A state senator in Ohio was forced to issue an apology for taking part in a video meeting while at the wheel.
Andrew Brenner, a Republican for the city and county of Delaware, Ohio, told The Columbus Dispatch that he was parked for most of the meeting of the Ohio controlling board on Monday, and was not distracted.
“I wasn’t distracted,” said Mr Brenner. “I was paying attention to the driving and listening to it [the meeting].”
The Republican, who was appointed chair of the Ohio Senate’s education committee in January, continued by saying that the video was irrelevant.
The incident also came within hours of the introduction of a bill targeting distracted driving in Ohio.
“I had two meetings that were back to back that were in separate locations,” said Mr Brenner, “and I’ve actually been on other calls, numerous calls, while driving,”
“Phone calls for the most part but on video calls, I’m not paying attention to the video. To me, it’s like a phone call,” the Republican added. “I was wearing a seat belt and paying attention to the road.”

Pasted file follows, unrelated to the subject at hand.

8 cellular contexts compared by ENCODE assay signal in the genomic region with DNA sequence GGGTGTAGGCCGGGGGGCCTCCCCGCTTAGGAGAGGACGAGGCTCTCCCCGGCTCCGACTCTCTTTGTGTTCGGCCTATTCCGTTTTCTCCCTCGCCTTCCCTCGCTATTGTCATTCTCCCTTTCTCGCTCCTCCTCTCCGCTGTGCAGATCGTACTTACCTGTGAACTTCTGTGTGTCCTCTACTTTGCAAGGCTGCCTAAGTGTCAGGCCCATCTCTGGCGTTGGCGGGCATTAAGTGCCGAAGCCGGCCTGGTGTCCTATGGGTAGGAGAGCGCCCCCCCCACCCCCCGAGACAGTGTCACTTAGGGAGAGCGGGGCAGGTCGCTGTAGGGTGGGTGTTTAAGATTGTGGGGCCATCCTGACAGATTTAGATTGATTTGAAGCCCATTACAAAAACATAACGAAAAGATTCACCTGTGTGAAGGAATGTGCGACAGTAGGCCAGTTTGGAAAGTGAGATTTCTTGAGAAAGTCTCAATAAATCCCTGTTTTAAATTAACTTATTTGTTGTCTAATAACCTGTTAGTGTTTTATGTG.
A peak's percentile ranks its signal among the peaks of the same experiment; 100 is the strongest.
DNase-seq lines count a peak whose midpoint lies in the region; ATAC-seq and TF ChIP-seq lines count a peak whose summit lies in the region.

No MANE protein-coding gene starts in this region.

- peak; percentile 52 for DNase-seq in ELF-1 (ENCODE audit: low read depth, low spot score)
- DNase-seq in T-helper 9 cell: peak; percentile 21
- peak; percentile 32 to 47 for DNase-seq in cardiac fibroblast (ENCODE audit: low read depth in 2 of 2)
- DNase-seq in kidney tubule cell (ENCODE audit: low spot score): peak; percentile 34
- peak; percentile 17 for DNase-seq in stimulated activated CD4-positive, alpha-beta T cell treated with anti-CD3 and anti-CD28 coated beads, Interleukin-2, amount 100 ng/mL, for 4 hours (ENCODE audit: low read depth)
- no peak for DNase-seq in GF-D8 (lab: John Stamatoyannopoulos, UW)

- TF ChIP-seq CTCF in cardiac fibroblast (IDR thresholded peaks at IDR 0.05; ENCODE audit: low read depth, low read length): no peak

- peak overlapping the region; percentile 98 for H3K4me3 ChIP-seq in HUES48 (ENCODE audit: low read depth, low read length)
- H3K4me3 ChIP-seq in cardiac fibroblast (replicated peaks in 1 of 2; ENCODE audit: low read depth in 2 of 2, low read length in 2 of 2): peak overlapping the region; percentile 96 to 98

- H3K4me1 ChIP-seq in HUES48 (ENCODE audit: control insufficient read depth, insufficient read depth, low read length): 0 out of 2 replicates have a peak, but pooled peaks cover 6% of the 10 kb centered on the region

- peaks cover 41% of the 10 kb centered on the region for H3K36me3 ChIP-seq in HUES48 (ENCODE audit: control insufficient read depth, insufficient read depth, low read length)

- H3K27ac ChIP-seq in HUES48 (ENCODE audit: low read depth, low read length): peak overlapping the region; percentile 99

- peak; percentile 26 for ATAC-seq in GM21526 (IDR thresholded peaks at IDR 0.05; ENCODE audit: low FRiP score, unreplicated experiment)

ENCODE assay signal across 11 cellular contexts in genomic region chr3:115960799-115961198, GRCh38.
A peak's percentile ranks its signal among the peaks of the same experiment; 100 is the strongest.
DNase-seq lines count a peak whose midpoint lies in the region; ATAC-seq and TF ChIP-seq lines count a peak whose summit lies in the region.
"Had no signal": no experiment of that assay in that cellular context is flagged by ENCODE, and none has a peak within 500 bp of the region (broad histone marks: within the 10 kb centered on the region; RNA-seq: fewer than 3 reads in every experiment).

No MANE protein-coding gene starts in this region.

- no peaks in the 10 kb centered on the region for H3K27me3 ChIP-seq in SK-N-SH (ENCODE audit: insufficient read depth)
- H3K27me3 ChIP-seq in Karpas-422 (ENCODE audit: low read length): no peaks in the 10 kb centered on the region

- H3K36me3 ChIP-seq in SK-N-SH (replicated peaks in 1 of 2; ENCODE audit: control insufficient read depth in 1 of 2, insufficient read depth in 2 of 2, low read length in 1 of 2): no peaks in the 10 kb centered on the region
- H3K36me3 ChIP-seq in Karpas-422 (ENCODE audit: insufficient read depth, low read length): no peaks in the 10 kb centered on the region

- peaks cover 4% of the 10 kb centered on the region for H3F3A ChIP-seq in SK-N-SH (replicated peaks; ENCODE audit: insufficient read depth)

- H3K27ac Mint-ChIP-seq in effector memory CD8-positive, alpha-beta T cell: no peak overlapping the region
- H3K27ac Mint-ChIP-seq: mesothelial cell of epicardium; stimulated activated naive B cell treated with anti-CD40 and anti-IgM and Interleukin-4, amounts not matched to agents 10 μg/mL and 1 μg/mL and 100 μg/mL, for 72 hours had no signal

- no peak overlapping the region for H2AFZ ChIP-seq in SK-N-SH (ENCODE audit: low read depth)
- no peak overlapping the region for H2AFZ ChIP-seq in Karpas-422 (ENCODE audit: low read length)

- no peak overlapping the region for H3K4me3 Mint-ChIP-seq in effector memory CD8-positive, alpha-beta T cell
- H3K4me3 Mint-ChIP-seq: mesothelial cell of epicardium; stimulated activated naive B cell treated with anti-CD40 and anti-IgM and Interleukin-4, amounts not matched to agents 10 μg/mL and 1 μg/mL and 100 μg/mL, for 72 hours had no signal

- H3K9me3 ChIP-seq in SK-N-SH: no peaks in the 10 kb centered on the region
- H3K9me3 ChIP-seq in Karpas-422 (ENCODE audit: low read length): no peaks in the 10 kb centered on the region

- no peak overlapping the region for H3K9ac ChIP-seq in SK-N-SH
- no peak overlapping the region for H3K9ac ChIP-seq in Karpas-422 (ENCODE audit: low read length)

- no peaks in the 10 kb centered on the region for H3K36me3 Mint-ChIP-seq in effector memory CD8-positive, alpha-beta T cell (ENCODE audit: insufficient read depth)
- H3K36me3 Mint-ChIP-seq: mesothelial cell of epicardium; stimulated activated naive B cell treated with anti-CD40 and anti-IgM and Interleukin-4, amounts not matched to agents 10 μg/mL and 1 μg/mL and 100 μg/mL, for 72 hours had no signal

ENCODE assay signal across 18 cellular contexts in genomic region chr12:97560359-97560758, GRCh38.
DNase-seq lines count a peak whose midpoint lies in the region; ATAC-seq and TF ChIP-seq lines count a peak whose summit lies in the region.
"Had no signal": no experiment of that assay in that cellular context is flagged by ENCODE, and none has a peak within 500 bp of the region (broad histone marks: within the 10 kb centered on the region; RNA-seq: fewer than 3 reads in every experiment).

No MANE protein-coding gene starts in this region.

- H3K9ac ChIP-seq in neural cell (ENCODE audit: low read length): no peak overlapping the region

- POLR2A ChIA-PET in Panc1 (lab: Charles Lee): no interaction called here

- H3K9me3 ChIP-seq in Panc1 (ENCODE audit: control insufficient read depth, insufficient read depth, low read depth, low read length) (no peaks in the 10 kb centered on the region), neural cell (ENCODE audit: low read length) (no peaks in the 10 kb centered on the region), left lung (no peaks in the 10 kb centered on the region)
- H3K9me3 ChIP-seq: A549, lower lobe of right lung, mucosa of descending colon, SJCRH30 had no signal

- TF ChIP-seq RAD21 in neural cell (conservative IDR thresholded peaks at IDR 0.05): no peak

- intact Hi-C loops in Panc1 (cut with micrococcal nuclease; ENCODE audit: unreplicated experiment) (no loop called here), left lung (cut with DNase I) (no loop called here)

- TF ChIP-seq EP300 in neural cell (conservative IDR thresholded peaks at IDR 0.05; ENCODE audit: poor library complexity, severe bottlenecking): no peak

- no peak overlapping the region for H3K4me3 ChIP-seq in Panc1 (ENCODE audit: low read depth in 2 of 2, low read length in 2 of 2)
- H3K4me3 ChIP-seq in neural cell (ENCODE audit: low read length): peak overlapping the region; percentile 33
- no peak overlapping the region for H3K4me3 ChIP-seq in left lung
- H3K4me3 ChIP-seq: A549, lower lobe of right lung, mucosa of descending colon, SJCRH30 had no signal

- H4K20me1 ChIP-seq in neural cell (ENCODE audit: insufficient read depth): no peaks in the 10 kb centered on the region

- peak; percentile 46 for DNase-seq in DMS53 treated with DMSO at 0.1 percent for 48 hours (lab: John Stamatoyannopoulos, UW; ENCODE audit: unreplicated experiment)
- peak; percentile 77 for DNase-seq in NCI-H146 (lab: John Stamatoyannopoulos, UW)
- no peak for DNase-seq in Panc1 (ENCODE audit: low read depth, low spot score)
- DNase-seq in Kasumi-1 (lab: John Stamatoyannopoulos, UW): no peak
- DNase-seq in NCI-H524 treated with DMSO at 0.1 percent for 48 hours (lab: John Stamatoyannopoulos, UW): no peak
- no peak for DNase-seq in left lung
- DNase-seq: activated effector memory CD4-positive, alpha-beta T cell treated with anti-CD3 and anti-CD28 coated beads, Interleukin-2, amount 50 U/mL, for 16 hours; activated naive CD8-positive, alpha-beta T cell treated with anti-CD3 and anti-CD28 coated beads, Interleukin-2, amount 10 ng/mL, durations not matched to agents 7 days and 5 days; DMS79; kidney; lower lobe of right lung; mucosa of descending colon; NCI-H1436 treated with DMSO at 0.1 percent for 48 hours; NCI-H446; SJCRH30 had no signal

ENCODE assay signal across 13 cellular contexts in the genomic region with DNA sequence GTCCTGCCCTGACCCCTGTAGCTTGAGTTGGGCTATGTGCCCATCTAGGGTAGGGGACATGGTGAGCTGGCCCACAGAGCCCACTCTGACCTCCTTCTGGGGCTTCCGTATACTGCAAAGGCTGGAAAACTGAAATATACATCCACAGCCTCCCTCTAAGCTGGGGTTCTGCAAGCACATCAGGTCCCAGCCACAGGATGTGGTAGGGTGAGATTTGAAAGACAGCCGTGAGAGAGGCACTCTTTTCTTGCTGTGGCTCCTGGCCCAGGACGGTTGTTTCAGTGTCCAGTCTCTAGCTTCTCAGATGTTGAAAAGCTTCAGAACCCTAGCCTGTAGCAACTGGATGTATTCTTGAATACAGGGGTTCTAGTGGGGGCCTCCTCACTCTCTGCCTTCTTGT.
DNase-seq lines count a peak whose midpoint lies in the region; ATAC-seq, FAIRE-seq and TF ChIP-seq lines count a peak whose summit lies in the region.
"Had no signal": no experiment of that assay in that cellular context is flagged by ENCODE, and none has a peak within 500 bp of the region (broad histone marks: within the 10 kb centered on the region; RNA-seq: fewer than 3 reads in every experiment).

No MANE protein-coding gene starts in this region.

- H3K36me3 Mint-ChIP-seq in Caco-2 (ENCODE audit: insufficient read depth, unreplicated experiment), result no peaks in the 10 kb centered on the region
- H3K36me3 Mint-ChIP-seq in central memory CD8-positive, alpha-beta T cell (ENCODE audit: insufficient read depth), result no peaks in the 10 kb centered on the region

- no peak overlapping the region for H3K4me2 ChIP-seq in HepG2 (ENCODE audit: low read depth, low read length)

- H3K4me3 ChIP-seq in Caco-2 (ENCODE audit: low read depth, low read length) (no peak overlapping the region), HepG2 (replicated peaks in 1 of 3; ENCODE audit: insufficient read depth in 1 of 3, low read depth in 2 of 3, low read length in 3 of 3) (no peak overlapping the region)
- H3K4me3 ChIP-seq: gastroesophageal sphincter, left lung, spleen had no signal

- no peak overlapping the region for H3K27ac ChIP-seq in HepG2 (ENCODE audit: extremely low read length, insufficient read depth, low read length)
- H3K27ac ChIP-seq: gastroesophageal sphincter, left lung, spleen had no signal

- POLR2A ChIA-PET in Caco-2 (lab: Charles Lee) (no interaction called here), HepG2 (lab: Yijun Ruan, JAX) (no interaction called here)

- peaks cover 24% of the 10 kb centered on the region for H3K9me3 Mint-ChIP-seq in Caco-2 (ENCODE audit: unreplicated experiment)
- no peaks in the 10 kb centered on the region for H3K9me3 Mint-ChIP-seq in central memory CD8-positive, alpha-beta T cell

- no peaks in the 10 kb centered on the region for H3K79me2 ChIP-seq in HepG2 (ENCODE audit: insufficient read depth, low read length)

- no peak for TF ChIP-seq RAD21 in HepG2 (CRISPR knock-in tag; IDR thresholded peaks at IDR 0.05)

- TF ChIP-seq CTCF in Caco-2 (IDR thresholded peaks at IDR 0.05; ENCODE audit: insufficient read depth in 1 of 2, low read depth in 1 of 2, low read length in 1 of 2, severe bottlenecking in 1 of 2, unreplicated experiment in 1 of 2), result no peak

Members of Ohio’s House of Representatives on Monday introduced a bill calling for a ban on taking and viewing videos and other applications at the wheel, in addition to writing, sending or reading texts.
It also wants to ban electronic devices being used while driving, which will become a primary offence if approved by both houses of the Ohio general assembly, including several exemptions.
It is not the first time an elected official has been forced to apologise for driving during a video meeting, after Washington state senator Rebecca Saldana was filmed taking part in a discussion about an infrastructure bill while she was behind the wheel.
Ms Saldana, a Democrat, told KIRO-7 that “unfortunately” she “was not in compliance with the law and” and apologised.
According to the US department of transport, the number of Americans killed in 2019 from distracted driving was 3,142.